A prolific and well-loved author, Molly Cone has penned numerous children’s and young adults’ books, travel articles, educational materials, and a history of the Jews in Washington State. Born in Tacoma to Latvian emigrants, Molly grew up in a close-knit family steeped in Jewish traditions. Married in 1939 to Gerald Cone, they moved to Seattle where they raised three children and became founding members of Temple Beth Am, a reform synagogue in Northeast Seattle. They are enthusiastic travelers. As a writer, Molly’s narrative often focuses on human communication-how both talking and silence organize the ways we think about the world and each other.
“When I’m looking for something, an idea, I just completely lose myself. I mean, I’m completely enthralled by it. That’s one of the really wonderful things about being a writer. When you are sitting at the word processor, or typewriter or even with a pencil, and you’re writing, you are completely taken up by it. What you’re working on completely transports you.”
“I remember asking my mother about falling in love. ‘How do you know when you’re really in love?’ I asked her, ‘How do you know?’ And she just looked at me and said, ‘You'll know.’ She was right. When I met Jerry I knew. I wanted all these explanations of what love is and all she says is, ‘You'll know...’ She was a happy person and a beautiful mother, very wise.”
“I’d like to pick up on my talking about feeling different because I was Jewish. The first time I went to Israel was in 1965 with a friend. I loved Israel. What impressed me most was the lack of restraint I felt surrounded by other Jews. I had never before realized how careful I was in meeting strangers and talking to them or that I was always thinking, ‘I’m Jewish and they’re not.’ In Israel, for the first time, I recognized what it was like being a Jew among Jews. Though I never felt any overt antisemitism of any kind all my growing up, yet that uneasiness of being a little different than everybody else was very strong. I never discussed this with anybody. But in Israel, I felt this wonderful freedom in talking to someone on a bus or wherever I went.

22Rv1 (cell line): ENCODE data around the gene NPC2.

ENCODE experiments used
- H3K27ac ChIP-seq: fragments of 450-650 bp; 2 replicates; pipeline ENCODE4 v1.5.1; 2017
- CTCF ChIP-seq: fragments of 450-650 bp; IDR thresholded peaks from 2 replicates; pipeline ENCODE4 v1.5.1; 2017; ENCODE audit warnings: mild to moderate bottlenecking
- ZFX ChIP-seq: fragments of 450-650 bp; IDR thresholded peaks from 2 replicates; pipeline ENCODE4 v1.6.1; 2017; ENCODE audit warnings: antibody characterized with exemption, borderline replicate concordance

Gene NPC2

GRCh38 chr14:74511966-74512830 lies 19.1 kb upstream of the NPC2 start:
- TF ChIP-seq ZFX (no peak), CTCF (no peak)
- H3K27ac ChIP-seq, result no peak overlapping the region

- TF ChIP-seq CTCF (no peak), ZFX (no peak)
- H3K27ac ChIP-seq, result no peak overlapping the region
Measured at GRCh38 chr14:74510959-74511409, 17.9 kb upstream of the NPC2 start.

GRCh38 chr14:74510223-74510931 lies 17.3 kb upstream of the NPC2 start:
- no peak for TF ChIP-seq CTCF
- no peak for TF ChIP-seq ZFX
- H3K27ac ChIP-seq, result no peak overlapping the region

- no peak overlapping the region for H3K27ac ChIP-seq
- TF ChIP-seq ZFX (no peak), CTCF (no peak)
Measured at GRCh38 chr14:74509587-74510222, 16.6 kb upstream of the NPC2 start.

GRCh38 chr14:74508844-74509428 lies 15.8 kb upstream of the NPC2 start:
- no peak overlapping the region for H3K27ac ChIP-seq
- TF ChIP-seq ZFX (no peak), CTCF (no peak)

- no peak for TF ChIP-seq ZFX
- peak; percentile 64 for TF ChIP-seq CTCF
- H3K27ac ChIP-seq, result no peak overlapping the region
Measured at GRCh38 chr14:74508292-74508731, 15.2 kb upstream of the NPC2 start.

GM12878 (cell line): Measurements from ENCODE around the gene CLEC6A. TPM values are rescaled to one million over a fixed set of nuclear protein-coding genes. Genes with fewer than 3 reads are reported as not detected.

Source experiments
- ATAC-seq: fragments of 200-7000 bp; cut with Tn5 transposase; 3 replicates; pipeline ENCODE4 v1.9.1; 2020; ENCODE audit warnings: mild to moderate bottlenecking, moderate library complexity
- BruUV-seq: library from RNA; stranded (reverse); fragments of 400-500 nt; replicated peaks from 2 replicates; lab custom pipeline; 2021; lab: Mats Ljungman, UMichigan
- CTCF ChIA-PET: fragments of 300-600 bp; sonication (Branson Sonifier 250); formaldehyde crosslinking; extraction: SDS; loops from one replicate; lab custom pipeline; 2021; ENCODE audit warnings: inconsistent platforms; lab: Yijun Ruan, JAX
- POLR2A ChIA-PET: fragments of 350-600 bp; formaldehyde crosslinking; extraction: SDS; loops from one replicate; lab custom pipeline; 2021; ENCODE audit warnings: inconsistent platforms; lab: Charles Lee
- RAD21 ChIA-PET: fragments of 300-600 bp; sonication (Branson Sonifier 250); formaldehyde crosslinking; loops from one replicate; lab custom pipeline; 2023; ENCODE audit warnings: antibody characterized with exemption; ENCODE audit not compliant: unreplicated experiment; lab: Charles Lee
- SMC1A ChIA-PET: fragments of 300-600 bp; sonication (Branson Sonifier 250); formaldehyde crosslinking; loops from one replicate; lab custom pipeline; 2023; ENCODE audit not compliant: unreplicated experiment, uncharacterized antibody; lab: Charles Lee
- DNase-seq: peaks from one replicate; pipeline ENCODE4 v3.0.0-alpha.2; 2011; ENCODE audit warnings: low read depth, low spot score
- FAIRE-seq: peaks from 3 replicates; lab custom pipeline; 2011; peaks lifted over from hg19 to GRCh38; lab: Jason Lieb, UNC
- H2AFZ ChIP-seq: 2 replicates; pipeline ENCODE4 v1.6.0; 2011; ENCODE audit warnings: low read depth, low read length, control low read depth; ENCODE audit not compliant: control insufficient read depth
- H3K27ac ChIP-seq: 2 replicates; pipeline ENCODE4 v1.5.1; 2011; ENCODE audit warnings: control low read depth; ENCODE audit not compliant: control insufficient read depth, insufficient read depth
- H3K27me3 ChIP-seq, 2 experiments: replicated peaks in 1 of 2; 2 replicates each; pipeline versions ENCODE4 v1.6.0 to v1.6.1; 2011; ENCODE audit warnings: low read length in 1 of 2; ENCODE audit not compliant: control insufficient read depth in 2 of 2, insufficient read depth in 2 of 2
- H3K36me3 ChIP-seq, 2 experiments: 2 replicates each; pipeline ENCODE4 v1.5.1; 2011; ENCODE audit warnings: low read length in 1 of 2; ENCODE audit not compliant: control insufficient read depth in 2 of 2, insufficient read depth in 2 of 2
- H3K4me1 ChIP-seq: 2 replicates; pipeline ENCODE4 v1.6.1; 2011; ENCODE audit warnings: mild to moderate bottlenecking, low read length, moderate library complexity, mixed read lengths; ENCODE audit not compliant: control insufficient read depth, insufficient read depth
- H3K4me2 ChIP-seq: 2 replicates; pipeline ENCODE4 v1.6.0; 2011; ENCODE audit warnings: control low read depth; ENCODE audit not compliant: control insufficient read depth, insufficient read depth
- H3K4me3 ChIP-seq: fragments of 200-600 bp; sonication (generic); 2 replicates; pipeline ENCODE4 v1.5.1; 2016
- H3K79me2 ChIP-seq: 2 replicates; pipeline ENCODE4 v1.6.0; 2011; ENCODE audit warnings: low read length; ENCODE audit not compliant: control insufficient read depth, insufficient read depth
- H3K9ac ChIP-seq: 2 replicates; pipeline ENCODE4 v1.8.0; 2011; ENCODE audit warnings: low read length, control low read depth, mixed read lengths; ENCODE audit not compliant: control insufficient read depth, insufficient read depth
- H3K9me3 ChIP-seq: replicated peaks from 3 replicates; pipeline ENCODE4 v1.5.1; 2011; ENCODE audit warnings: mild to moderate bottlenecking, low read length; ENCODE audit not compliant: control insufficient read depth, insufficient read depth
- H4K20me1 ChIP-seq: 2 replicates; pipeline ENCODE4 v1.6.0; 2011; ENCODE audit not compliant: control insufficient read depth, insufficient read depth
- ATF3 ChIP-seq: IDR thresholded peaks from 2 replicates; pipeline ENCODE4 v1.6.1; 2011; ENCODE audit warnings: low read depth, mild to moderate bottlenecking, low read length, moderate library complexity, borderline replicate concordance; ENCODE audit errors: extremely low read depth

“I don’t remember any real talk of what was happening in Germany at all before World War II. And maybe it’s because I was just a teenager then, but I don’t think there was a good deal of talk at that time. I think people didn’t realize what was happening and when they did hear, the first thing they said was, ‘Well, that’s impossible.’ After the War, of the hundreds of survivors who landed in the Seattle area, very few would even talk about it. There were years of silence. I think almost 20 years passed before we started hearing the real stories from people who had suffered them. One must say, the Holocaust and the creation of the State of Israel were the most powerful things that happened in our whole lives. I think it’s hard for the younger generations now to realize how important that was.”
© 2004 Jewish Women’s Archive. Photographs by Joan Roth.